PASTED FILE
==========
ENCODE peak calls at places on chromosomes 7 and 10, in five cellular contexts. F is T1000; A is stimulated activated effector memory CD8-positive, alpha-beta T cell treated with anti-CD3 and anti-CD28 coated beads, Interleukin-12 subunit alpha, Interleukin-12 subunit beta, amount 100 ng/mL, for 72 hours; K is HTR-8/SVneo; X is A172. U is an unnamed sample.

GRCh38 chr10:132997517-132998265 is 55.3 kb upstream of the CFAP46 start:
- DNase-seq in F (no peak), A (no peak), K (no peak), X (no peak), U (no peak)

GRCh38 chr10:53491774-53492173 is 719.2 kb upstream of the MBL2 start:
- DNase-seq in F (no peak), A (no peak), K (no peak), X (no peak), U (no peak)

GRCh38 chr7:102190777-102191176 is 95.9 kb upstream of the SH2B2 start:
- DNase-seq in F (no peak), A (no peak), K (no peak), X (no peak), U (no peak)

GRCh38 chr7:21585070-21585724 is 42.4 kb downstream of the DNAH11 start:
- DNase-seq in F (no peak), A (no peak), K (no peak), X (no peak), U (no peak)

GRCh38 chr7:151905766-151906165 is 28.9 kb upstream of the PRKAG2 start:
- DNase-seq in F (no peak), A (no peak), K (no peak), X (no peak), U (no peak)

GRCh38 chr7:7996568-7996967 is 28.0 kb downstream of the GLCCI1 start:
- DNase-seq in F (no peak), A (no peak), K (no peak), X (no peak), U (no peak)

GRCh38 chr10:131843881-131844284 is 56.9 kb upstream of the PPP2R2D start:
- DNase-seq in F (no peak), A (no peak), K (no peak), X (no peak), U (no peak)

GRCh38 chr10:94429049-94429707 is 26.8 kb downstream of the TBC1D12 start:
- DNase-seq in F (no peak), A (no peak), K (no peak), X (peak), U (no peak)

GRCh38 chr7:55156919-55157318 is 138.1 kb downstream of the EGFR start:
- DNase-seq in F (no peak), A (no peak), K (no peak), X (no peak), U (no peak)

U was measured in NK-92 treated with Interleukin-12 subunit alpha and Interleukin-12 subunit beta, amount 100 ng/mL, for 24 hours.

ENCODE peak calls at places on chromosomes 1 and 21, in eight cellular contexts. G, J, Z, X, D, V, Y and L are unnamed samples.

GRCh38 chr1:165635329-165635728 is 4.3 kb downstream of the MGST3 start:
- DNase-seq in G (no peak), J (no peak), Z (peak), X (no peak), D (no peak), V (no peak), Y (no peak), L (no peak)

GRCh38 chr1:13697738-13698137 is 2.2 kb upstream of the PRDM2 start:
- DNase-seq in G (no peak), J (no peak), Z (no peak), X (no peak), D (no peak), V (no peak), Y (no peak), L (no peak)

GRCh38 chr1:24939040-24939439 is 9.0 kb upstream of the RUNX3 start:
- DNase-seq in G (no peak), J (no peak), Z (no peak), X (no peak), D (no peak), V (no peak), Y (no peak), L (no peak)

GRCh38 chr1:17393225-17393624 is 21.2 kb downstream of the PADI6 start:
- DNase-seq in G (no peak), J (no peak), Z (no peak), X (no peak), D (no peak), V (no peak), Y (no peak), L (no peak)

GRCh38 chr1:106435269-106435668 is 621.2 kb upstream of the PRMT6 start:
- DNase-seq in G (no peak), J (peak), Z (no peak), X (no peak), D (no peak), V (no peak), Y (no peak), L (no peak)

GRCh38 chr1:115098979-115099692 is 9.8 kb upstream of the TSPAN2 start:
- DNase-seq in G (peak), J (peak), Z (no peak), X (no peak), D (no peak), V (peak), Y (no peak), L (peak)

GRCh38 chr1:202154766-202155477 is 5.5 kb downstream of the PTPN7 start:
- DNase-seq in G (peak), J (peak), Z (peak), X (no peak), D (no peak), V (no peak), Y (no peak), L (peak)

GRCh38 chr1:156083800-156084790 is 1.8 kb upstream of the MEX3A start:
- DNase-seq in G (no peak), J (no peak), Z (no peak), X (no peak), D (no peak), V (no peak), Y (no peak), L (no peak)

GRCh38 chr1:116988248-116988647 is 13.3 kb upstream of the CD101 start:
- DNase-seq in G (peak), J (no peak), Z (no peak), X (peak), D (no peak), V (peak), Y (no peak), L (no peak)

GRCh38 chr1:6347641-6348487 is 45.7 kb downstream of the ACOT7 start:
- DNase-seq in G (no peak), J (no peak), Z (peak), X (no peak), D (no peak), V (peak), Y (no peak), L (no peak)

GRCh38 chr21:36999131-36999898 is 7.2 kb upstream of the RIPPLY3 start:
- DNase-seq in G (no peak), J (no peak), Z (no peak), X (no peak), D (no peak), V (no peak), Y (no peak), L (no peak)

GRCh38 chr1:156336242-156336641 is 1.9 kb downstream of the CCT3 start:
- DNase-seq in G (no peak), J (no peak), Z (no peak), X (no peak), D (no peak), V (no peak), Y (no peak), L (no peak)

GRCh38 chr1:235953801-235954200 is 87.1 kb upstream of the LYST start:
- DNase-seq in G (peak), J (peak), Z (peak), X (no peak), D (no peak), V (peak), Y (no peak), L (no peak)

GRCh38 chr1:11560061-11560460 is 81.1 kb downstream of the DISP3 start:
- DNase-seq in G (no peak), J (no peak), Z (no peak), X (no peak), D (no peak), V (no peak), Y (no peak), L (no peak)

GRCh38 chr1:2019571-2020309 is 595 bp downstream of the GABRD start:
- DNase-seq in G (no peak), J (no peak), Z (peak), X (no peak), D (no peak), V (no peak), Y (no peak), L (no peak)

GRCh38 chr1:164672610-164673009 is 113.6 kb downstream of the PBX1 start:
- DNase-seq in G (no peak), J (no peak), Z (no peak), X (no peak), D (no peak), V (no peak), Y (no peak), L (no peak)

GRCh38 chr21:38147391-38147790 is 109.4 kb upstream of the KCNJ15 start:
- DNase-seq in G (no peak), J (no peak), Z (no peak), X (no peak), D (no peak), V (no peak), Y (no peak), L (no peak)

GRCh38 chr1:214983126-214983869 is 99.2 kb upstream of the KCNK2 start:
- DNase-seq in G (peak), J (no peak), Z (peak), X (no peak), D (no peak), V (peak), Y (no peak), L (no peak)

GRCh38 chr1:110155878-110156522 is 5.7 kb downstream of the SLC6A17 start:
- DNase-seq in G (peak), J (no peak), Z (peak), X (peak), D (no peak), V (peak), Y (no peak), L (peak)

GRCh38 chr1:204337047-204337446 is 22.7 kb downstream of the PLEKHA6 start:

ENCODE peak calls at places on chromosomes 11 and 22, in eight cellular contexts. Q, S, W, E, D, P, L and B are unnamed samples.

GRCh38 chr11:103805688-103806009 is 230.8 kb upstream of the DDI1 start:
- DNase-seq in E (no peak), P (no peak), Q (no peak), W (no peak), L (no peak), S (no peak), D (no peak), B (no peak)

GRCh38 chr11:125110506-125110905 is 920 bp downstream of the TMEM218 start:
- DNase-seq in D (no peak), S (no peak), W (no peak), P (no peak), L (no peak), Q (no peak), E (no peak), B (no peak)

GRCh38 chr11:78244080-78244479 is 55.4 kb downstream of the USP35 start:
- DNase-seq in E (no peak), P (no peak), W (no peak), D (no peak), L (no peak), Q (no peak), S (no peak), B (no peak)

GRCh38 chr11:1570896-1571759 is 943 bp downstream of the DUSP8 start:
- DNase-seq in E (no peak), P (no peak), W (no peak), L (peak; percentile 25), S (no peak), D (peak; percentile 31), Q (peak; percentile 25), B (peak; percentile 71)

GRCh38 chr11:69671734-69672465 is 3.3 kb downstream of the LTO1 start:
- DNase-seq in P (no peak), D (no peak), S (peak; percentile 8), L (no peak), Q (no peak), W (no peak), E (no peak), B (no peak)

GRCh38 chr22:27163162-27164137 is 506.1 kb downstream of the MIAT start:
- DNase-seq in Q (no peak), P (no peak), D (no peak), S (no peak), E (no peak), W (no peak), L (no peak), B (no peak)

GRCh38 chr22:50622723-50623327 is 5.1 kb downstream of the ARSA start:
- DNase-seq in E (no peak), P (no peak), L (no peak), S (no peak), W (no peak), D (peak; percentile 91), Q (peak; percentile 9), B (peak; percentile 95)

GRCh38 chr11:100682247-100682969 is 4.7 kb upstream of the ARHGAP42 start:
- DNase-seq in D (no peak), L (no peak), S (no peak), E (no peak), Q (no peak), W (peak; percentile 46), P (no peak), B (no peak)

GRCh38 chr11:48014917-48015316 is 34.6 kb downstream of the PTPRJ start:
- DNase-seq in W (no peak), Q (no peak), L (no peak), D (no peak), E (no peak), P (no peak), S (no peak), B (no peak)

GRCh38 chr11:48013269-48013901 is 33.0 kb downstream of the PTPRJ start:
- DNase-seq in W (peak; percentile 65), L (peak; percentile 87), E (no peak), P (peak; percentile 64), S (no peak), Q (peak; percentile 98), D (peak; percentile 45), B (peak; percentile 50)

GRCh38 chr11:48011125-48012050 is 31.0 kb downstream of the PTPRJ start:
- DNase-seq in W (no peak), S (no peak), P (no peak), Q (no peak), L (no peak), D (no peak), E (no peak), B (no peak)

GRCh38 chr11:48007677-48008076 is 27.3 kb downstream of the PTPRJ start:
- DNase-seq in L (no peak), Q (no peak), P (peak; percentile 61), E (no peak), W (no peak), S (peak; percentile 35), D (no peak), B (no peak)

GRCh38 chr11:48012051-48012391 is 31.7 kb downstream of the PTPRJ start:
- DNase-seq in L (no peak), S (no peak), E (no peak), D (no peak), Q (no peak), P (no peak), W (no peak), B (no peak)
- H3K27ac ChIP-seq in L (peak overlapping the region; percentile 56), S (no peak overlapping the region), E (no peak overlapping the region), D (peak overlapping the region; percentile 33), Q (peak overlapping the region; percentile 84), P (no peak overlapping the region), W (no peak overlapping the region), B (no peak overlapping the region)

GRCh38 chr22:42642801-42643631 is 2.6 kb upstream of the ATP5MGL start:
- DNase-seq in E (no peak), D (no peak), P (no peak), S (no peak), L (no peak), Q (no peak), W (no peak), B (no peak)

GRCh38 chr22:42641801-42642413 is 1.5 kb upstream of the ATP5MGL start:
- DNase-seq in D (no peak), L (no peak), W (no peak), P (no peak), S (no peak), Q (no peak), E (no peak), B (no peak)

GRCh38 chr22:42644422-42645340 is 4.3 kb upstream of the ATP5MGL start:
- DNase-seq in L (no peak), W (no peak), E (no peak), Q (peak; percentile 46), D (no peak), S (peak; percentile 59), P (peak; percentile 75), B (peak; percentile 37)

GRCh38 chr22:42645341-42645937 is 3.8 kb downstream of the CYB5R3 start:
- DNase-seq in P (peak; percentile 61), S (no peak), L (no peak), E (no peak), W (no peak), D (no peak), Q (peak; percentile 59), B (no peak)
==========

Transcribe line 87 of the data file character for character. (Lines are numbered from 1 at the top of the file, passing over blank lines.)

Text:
- DNase-seq in L (no peak), S (no peak), E (no peak), D (no peak), Q (no peak), P (no peak), W (no peak), B (no peak)